ANDREW GRANT JACKSON is the author of Still the Greatest: The Essential Songs of the Beatles’ Solo Careers. He directed and co-wrote the feature film The Discontents (2004) starring Amy Madigan. He has written for Slate’s ‘Blogging the Beatles,’ Yahoo!, music magazines Burn Lounge, Mean Street, Dispatch and the Hollywood monthly magazine Ingenue. He lives in California.
50 years ago, the friendly rivalry between musicians and turned 1965 into the most ground-breaking year in music history ever. It was the year rock and roll evolved into the premier art form of its time and accelerated the drive for personal freedom throughout the Western world.
The feedback loop between the artists and their times ignited an unprecedented explosion of creativity. The Beatles released Rubber Soul and performed at Shea Stadium, the first rock concert to be held in a major American stadium. Bob Dylan released “Like a Rolling Stone”—the quintessential anthem of the year—and went electric at the Newport Folk Festival. The Rolling Stones' hit song "Satisfaction" catapulted the band to world-wide success.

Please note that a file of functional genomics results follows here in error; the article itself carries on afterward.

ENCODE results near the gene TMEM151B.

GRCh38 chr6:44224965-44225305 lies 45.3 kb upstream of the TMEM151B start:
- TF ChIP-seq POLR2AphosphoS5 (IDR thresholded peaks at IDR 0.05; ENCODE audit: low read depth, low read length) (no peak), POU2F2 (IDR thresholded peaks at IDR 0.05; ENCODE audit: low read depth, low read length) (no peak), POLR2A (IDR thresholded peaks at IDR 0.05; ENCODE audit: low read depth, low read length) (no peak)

This was not only the year of rock; new genres were born, such as funk and psychedelia. Soul music became a prime force of desegregation as Motown crossed out of the R&B charts on to the top of the Billboard Top 100. Country music reached new heights with Nashville and the Bakersfield sound and competition between musicians coincided with seismic cultural shifts wrought by the Civil Rights Movement, the Pill, psychedelics, and Vietnam.
In 1965, Andrew G. Jackson combines fascinating and often surprising personal stories with a panoramic historical narrative.